1989 British Lions tour to Australia

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1989 British Lions Tour to Australia
Date 15 May  – 16 July
Coach(es) ScotlandIan McGeechan
Tour captain(s) Scotland Finlay Calder
Test series winners British and Irish Lions (2–1)
Top test point scorer(s) Scotland Gavin Hastings (28)

In 1989 the British and Irish Lions toured Australia for the first time since 1971. Unlike previous tours to Australia, the British and Irish Lions did not play any matches against New Zealand, this being the first Australia-only tour since 1899. The side was captained by Finlay Calder.

The Lions suffered a 30–12 defeat in the first Test in Sydney on 1 July, then their heaviest defeat by Australia.[1] For the second and third Tests test team changes included Mike Teague, recovered from injury, at blindside flanker, Rob Andrew, replacing the injured Paul Dean, at 10, and Jeremy Guscott, then only 23, at centre. The team became the only Lions team ever to come from 1–0 down to win a series, winning the second test in Brisbane 19–12 and the third test in Sydney 19–18.[2] [3] Teague was named player of the series.

Squad[edit]

Backs[edit]

Player Name Home Country Club Notes
Rob Andrew England England Wasps
Gary Armstrong Scotland Scotland Jedforest
Craig Chalmers Scotland Scotland Melrose
Tony Clement Wales Wales Swansea
Paul Dean Ireland Ireland St Mary's College
John Devereux Wales Wales Bridgend
Peter Dods Scotland Scotland Gala
Ieuan Evans Wales Wales Llanelli
Jerry Guscott England England Bath replaced injured Will Carling[4]
Mike Hall Wales Wales Bridgend
Gavin Hastings Scotland Scotland London Scottish
Scott Hastings Scotland Scotland Watsonians
Robert Jones Wales Wales Swansea
Brendan Mullin Ireland Ireland London Irish
Chris Oti England England Wasps
Will Carling England England Harlequins Selected but withdrew due to injury[4]
Rory Underwood England England Leicester and RAF

Forwards[edit]

Player Name Home Country Club Notes
Paul Ackford England England Harlequins
Finlay Calder (capt) Scotland Scotland Stewart's Melville FP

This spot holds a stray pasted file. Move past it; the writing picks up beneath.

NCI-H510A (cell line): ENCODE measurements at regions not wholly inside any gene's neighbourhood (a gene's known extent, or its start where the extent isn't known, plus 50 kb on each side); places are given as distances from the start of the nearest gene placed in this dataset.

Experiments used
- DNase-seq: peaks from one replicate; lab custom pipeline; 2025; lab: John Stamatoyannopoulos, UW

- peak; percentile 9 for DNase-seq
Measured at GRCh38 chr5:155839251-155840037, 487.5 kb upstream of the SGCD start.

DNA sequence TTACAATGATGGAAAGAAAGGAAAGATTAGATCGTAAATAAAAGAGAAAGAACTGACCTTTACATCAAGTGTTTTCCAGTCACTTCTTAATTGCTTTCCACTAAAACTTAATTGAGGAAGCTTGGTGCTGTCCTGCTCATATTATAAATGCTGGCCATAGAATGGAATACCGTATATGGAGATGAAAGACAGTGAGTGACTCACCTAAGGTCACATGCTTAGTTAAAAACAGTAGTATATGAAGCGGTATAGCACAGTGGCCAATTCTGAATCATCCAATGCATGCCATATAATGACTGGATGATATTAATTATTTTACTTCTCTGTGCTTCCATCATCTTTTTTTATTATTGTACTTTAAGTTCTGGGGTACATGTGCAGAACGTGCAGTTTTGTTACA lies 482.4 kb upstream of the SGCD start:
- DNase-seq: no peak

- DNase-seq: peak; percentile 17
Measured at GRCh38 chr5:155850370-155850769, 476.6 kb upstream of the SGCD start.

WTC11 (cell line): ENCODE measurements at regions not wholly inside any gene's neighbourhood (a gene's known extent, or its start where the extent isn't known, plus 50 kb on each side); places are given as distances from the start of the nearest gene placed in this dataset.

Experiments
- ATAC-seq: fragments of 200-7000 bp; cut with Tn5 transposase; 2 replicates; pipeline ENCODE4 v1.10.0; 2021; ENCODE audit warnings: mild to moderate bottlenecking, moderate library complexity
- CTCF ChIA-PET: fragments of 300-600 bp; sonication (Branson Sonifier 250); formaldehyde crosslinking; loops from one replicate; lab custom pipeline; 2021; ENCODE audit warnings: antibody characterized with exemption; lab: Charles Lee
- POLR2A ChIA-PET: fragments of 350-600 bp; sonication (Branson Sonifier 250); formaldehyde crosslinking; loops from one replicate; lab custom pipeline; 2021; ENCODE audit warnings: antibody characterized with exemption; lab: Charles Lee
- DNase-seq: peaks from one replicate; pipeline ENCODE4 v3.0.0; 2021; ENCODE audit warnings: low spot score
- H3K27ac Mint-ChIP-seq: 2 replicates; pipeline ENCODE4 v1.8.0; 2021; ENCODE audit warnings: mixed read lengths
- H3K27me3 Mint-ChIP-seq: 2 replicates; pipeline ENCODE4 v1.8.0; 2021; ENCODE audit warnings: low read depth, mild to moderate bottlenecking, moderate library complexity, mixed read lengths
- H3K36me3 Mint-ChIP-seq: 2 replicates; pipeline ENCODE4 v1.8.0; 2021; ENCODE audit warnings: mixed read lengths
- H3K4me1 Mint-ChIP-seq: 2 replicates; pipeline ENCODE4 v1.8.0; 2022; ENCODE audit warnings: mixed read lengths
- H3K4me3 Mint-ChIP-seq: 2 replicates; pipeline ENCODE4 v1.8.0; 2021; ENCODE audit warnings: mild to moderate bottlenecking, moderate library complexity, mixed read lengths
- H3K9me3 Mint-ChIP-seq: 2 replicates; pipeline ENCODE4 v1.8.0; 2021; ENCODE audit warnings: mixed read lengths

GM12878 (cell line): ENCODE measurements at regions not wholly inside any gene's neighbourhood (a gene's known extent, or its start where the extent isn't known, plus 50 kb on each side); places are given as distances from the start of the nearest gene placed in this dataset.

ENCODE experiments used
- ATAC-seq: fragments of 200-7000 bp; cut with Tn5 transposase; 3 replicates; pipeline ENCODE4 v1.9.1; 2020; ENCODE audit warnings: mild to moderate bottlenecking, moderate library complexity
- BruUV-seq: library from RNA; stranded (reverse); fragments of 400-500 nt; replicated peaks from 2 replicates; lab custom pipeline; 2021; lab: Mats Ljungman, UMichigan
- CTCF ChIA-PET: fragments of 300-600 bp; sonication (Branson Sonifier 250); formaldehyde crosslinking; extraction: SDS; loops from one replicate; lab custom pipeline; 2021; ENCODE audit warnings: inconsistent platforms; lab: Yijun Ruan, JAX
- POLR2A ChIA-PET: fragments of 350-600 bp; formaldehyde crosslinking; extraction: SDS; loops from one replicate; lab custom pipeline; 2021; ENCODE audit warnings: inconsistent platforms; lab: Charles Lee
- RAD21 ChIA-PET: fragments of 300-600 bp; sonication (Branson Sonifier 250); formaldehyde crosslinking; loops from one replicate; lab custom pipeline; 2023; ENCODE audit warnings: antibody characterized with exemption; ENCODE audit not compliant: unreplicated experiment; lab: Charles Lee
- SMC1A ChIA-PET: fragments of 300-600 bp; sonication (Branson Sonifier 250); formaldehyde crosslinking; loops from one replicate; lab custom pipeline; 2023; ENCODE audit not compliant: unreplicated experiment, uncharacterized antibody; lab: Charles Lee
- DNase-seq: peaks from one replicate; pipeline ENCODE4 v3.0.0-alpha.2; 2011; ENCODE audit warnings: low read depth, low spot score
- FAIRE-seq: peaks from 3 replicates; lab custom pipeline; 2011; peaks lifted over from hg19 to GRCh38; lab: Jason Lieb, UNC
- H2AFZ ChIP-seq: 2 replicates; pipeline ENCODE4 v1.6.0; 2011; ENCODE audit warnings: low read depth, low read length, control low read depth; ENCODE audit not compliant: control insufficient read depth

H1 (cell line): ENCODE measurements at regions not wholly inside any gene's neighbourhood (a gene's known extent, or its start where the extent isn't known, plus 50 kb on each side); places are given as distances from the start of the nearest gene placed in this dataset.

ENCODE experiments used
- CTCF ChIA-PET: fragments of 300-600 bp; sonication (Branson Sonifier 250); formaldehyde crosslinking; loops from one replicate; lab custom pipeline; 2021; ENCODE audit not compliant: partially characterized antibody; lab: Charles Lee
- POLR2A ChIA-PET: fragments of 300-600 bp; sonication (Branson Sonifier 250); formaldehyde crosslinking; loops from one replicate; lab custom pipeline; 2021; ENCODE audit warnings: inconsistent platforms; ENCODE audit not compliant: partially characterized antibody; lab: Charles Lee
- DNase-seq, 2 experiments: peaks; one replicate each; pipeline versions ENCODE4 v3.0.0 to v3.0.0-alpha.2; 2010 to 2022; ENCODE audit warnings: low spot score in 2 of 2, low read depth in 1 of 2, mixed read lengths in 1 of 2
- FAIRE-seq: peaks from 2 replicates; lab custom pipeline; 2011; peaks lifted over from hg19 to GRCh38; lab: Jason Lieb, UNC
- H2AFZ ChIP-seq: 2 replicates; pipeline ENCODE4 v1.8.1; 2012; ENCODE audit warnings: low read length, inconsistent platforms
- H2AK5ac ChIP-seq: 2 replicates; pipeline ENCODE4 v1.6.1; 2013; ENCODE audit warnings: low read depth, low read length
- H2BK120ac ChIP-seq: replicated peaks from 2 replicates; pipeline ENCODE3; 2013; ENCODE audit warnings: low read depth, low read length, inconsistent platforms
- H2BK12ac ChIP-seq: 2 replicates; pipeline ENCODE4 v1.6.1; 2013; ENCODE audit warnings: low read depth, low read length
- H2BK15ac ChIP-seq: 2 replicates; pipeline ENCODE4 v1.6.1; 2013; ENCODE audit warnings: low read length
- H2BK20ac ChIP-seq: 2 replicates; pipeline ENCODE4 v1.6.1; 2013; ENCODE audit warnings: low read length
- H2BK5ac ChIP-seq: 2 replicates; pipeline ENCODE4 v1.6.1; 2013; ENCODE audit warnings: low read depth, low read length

Gareth Chilcott England England Bath
Wade Dooley England England Preston Grasshoppers
Mike Griffiths Wales Wales Bridgend
John Jeffrey Scotland Scotland Kelso
Donal Lenihan Ireland Ireland Cork Constitution
Brian Moore England England Nottingham
Bob Norster Wales Wales Cardiff
Dean Richards England England Leicester
Andy Robinson England England Bath
Steve Smith Ireland Ireland Ballymena
David Sole Scotland Scotland Edinburgh Academicals
Mike Teague England England Gloucester
Derek White Scotland Scotland London Scottish
Dai Young Wales Wales Cardiff

Results[edit]

British Lions 44–0 Western Australia Won
British Lions 23–8 Australia B Won
British Lions 19–15 Queensland Won
British Lions 30–6 Queensland B Won
British Lions 23–21 New South Wales Won
British Lions 39–19 New South Wales B Won
British Lions 12–30 Australia (Sydney)[5] Lost
British Lions 41–25 ACT Won
British Lions 19–12 Australia (Brisbane)[6] Won
British Lions 19–18 Australia (Sydney)[7] Won
British Lions 72–13 NSW Country Won
British Lions 19–15 ANZAC XV Won

References[edit]

  1. ^ "Lack of quality in crucial areas proves costly". Glasgow Herald (page 20). 3 July 1989. Retrieved 3 July 2013. 
  2. ^ "Lions manage to gain pride". Glasgow Herald (page 19). 10 July 1989. Retrieved 3 July 2013. 
  3. ^ "Australia 19 Lions 19 Match Report". Glasgow Herald (page 18). 17 July 1989. Retrieved 3 July 2013. 
  4. ^ a b Rugby Football Union, "Official programme of 1990 Four Home Unions vs Rest of Europe programme, 1990, Rugby Football Union
  5. ^ "Australia 20 Lions 12". ESPN. 1 July 1989. Retrieved 3 July 2013. 
  6. ^ "Lions re-find their roar". ESPN. 8 July 1989. Retrieved 3 July 2013. 
  7. ^ "Australia 18 Lions 19". ESPN. 15 July 1989. Retrieved 3 July 2013. 

External links[edit]